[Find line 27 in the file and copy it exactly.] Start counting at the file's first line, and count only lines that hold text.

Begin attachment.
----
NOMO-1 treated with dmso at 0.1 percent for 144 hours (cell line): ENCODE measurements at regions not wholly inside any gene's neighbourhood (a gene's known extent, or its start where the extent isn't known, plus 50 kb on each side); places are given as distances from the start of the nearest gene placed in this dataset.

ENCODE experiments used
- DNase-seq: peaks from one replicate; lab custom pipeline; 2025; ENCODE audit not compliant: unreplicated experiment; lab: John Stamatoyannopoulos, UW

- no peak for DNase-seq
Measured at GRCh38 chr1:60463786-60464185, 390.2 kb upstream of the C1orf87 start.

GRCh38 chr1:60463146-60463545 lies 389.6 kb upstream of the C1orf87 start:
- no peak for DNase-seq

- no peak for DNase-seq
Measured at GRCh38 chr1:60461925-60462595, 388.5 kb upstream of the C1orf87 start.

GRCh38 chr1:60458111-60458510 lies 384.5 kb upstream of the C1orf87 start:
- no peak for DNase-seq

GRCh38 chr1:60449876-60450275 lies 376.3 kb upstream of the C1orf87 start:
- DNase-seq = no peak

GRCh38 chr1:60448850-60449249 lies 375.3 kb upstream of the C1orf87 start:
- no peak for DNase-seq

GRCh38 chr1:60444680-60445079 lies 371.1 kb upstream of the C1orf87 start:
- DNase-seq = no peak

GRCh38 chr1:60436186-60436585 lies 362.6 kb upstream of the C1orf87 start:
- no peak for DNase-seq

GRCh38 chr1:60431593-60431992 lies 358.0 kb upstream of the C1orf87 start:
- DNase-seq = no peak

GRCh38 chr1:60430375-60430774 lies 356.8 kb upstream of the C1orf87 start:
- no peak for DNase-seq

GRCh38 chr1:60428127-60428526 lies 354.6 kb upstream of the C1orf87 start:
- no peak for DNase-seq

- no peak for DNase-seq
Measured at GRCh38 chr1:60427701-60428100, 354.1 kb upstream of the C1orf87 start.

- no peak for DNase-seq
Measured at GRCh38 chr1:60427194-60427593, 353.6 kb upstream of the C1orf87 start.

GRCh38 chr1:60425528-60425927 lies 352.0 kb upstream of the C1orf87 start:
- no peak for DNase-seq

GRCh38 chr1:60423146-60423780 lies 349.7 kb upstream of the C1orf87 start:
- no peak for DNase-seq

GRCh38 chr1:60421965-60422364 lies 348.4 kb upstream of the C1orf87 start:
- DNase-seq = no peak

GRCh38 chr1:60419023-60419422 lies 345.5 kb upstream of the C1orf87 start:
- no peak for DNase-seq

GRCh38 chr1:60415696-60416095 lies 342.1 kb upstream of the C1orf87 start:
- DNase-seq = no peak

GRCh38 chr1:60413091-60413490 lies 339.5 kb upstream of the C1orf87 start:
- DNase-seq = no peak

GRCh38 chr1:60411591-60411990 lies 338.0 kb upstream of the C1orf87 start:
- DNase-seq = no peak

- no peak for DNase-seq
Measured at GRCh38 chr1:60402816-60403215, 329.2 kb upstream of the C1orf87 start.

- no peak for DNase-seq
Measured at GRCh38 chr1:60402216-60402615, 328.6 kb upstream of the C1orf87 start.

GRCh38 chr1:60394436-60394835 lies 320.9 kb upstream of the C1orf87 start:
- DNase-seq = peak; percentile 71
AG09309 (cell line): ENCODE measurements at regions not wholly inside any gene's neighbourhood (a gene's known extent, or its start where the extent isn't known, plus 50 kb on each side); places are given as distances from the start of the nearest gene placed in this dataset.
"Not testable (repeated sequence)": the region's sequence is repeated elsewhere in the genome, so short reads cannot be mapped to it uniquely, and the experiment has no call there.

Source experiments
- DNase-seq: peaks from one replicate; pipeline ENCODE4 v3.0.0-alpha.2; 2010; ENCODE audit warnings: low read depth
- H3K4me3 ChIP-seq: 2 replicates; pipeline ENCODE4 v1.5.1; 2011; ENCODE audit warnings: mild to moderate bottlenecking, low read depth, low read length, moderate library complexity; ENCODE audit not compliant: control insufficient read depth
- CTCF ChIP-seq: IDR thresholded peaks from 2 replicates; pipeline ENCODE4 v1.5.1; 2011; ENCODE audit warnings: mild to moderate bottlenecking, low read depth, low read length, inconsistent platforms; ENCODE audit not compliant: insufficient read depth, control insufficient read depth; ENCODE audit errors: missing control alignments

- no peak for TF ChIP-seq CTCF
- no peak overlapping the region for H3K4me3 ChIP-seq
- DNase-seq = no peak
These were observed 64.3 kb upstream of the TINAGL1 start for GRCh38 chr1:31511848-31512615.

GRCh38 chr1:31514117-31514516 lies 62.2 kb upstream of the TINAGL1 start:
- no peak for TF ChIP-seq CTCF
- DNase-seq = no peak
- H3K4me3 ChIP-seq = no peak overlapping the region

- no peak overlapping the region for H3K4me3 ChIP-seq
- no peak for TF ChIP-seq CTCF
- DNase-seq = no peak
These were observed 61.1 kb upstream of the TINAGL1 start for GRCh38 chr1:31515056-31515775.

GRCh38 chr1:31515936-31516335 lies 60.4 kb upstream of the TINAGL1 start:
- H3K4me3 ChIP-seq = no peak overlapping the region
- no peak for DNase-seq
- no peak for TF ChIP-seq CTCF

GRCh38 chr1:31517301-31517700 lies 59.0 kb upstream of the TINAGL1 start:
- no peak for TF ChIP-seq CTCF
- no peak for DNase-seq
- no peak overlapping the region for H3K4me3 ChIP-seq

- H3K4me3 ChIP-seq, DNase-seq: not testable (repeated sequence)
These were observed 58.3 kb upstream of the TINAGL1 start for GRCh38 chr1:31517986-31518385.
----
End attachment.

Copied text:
Measured at GRCh38 chr1:60427701-60428100, 354.1 kb upstream of the C1orf87 start.